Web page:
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Aug 20

What’s CPA, or cost-per-acquisition? 

CPC, CPA, CPM–is your head spinning with all these advertising acronyms? In this post, we’ll demystify one of them: CPA, or cost-per-acquisition. (But read our ones on CPC, or cost-per-click, and CPM, a.k.a. cost per mille,next.)

Simply put: Cost-per-acquisition, also sometimes referred to as cost-per-action, is an online advertising metric that measures the cost of one person converting. Different from click metrics, CPA can help measure the effectiveness of your digital advertising campaigns by telling you which visitors stayed, converted, and the specific actions they took when they converted.

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Defining cost-per-acquisition

Cost-per-acquisition versus other metrics

Benefits and drawbacks

Cost-per-acquisition formula


Defining cost-per-acquisition

In a nutshell, cost-per-acquisition, or cost-per-action, is a metric that measures the cost of one person converting.

Cost-per-acquisition is a digital advertising metric that measures the aggregate cost to acquire one paying customer on a campaign or channel level. It represents the target you plan to pay in order to obtain a conversion.

Let’s dig a little deeper.

Cost-per-acquisition is a vital metric of digital advertising success as it supports the investment needed to acquire a customer through paid marketing. With a CPA campaign, you’ll evaluate performance based on visitors completing a specific action that you define at the outset of a campaign. The action can be a number of things—a sale, download, email signup, etc.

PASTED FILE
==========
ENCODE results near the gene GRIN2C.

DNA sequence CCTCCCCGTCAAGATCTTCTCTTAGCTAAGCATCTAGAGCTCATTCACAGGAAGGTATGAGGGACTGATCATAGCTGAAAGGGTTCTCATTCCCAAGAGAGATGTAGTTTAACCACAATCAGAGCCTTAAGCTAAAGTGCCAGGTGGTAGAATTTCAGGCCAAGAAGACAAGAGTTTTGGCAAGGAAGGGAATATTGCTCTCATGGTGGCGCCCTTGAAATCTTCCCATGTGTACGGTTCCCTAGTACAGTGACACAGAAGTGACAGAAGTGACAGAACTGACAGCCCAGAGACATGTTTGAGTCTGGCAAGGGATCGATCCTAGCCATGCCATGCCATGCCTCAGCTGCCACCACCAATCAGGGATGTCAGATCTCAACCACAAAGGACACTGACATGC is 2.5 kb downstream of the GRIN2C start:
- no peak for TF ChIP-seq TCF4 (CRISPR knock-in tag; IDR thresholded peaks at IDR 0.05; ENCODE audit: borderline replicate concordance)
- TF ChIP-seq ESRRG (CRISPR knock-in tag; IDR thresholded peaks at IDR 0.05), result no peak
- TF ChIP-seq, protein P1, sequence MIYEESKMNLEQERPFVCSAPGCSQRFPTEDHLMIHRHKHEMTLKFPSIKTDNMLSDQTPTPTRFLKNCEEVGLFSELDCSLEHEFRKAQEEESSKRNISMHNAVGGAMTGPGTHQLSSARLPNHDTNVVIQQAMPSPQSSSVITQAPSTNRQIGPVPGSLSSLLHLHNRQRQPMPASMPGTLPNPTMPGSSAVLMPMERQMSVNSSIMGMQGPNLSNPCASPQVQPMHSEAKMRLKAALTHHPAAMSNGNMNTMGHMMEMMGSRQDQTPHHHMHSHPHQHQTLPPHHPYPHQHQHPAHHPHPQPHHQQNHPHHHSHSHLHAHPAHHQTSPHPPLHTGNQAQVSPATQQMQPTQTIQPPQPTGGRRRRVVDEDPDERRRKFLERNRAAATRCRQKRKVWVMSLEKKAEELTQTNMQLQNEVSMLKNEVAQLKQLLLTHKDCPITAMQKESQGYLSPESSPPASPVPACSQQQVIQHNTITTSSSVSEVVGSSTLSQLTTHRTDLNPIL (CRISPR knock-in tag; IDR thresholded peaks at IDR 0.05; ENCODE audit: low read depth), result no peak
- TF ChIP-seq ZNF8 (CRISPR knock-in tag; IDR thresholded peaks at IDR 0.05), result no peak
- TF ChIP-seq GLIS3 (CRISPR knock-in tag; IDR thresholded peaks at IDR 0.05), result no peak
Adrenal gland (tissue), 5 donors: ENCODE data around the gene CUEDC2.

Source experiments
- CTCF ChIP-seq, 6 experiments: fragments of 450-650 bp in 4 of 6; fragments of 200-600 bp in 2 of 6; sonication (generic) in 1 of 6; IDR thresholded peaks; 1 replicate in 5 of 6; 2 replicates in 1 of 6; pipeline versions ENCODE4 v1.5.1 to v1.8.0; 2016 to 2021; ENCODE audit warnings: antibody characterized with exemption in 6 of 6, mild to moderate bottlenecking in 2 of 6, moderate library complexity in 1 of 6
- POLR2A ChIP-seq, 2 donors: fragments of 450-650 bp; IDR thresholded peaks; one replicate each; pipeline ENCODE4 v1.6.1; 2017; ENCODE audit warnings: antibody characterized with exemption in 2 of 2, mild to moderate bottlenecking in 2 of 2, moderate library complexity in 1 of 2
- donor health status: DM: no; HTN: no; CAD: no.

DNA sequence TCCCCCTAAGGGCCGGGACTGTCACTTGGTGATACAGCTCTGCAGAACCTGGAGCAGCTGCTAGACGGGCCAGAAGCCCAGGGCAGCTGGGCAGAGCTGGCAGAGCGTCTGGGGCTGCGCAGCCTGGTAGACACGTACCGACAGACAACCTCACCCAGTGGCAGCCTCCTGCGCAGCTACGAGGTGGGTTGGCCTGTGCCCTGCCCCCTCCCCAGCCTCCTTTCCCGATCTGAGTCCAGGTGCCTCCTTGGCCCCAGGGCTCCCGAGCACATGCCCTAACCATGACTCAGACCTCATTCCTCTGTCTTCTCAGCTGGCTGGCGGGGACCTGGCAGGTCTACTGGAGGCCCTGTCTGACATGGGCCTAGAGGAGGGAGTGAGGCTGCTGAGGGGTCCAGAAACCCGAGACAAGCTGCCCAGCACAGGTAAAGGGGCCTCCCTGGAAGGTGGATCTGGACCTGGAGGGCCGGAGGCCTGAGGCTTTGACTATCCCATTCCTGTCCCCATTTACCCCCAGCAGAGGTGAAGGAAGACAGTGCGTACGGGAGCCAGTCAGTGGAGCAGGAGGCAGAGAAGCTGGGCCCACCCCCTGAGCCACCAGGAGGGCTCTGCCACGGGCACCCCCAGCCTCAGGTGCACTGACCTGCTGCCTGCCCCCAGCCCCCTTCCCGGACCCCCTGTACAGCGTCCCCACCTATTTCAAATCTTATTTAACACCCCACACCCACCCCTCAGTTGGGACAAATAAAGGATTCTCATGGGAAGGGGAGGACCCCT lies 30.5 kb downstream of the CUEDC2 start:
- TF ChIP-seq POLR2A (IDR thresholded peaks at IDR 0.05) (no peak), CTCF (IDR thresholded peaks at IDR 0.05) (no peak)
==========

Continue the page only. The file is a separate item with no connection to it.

Keep in mind, CPA is also a good metric for companies that don’t directly sell a product or service on their website. In this case, the acquisition or conversion could be a lead capture, demo signup, or another indicator of a likely customer.

Not to be confused with the similar-sounding metrics, cost-per-click or cost-per-mille.

Other standard digital advertising metrics are cost-per-click (CPC) and cost-per-mille (CPM).

In the CPC pricing model, rather than paying for an impression or acquisition, the advertiser pays the publisher each time a user clicks on an ad and is sent to the advertiser’s website—more on CPC.

CPM is a little more complicated. It refers to the price of 1,000 ad impressions on one web page. The “M” in CPM stands for “Mille,” derived from the Latin word for 1,000. In the CPM model, there are two costs: the data CPM, which is the cost to utilize audience data to find targeted prospecting or lookalike audiences. The second is the media CPM, which is the cost-per-thousand impressions when your winning bid matches your campaign, ad group, and creative parameters. More on CPM.

CPC, CPA, CPM–what’s the difference? Get your acronyms down with our online advertising glossary


Choosing between cost-per-acquisition, cost-per-click, and cost-per-mille.

The metric you choose will largely depend on your campaign goals (here’s a how-to guide for getting your team aligned on that front) and what do you want people to do when they see your ad.